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Orpheus in ManhattanWilliam Schuman and the Shaping of America's Musical Life$
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Steve Swayne

Print publication date: 2011

Print ISBN-13: 9780195388527

Published to Oxford Scholarship Online: May 2011

DOI: 10.1093/acprof:oso/9780195388527.001.0001

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Twenty-One. International Man of Music

Twenty-One. International Man of Music

Chapter:
(p.307) Twenty-One. International Man of Music
Source:
Orpheus in Manhattan
Author(s):

Steve Swayne (Contributor Webpage)

Publisher:
Oxford University Press
DOI:10.1093/acprof:oso/9780195388527.003.0022

Schuman's activities with the U.S. State Department are explored in this chapter. The national and international profile of the Juilliard School of Music had grown considerably in part because of the triumph of alumnus Van Cliburn in Moscow in 1957, the tour of the Juilliard Orchestra in 1958, and the decision (driven by Schuman) to have the school join the Metropolitan Opera and the New York Philharmonic in relocating to the Lincoln Square area. Schuman responded to this higher profile by expanding his own compositional palette, especially through his sustained interest in 12-tone music. This chapter concludes by suggesting that the growth in dissonance in the works Schuman composed in the 1960s is a direct result of his serial experiments in the late 1950s as well as his personal desire to be considered au courant.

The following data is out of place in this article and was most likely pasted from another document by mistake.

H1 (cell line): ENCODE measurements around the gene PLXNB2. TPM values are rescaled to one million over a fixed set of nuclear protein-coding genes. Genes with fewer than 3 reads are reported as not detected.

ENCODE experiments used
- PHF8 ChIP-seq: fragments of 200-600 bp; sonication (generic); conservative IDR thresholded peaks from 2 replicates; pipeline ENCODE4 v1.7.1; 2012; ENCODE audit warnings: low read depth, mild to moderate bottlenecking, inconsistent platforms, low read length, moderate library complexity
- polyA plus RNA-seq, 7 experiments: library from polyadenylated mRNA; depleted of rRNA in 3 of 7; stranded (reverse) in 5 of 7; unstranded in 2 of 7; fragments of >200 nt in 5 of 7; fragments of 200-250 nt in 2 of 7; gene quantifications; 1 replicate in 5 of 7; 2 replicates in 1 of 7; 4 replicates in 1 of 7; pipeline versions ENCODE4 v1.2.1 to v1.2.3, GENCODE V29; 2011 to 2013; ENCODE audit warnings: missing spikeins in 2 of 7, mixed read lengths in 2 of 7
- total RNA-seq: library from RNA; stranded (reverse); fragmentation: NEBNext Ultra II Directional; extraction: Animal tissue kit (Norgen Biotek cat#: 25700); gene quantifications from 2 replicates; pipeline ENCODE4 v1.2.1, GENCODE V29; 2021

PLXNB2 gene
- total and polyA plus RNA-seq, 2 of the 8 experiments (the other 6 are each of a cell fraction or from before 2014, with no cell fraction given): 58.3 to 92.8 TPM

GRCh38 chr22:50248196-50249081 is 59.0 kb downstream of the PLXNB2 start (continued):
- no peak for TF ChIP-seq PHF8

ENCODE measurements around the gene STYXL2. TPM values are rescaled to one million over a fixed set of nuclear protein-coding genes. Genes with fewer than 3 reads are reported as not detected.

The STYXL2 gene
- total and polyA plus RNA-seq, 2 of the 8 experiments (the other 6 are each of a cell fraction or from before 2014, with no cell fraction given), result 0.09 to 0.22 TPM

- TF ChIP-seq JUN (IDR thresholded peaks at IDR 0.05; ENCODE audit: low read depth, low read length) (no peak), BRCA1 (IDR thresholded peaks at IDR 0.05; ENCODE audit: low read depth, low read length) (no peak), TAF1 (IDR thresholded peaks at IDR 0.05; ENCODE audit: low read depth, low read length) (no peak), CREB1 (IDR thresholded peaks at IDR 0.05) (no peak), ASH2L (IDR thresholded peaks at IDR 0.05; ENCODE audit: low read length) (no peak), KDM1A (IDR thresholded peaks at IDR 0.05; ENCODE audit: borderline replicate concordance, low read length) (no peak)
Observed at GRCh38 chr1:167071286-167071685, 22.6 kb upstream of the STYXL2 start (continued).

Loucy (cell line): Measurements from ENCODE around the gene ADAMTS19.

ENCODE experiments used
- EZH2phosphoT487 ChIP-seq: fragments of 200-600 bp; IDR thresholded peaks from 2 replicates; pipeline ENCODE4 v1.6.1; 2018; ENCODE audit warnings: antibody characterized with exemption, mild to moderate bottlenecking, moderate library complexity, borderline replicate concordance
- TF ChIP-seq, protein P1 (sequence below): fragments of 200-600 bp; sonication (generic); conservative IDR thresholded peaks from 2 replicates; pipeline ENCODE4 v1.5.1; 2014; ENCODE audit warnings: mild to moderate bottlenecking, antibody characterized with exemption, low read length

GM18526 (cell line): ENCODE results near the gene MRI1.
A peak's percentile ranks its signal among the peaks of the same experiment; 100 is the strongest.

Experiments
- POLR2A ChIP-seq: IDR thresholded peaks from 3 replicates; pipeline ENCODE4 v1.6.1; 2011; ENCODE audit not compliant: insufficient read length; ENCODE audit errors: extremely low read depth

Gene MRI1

Keywords:   U.S. State Department, Juilliard School of Music, Van Cliburn, twelve-tone music, dissonance

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